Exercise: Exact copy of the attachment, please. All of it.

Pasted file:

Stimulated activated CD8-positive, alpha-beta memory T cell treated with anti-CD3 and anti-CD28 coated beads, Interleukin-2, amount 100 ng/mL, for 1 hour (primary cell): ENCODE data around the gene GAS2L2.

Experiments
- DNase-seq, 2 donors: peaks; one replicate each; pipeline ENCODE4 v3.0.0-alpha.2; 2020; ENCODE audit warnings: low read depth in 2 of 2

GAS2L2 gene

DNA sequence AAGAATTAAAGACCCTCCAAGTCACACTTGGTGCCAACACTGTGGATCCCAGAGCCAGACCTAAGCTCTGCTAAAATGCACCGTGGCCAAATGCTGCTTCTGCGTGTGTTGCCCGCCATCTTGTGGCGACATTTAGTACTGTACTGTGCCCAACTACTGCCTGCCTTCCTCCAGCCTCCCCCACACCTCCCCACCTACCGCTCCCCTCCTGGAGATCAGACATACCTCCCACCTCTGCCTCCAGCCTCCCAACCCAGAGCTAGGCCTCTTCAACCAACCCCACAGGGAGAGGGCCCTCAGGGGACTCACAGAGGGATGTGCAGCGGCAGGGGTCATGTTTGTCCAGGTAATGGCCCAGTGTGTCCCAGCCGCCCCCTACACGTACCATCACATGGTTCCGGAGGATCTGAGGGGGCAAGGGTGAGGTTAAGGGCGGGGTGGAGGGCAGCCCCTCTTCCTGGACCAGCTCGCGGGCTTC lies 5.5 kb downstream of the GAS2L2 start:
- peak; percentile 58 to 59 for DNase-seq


Stimulated activated CD8-positive, alpha-beta memory T cell treated with anti-CD3 and anti-CD28 coated beads, Interleukin-2, amount 100 ng/mL, for 1 hour (primary cell): ENCODE data around the gene GAS2L2.

Experiments
- DNase-seq, 2 donors: peaks; one replicate each; pipeline ENCODE4 v3.0.0-alpha.2; 2020; ENCODE audit warnings: low read depth in 2 of 2

GAS2L2 gene

DNA sequence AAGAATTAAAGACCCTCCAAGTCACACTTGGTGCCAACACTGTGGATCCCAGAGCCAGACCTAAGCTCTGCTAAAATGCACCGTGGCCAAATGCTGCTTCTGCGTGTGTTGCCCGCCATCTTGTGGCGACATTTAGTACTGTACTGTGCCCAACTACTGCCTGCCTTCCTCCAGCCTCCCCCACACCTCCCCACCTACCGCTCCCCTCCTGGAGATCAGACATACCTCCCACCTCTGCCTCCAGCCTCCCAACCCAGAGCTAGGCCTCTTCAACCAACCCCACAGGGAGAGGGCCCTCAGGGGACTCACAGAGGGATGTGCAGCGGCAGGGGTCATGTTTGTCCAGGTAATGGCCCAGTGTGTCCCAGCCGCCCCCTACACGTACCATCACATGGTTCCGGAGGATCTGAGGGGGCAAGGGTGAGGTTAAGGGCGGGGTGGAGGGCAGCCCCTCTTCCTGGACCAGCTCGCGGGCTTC lies 5.5 kb downstream of the GAS2L2 start:
- peak; percentile 58 to 59 for DNase-seq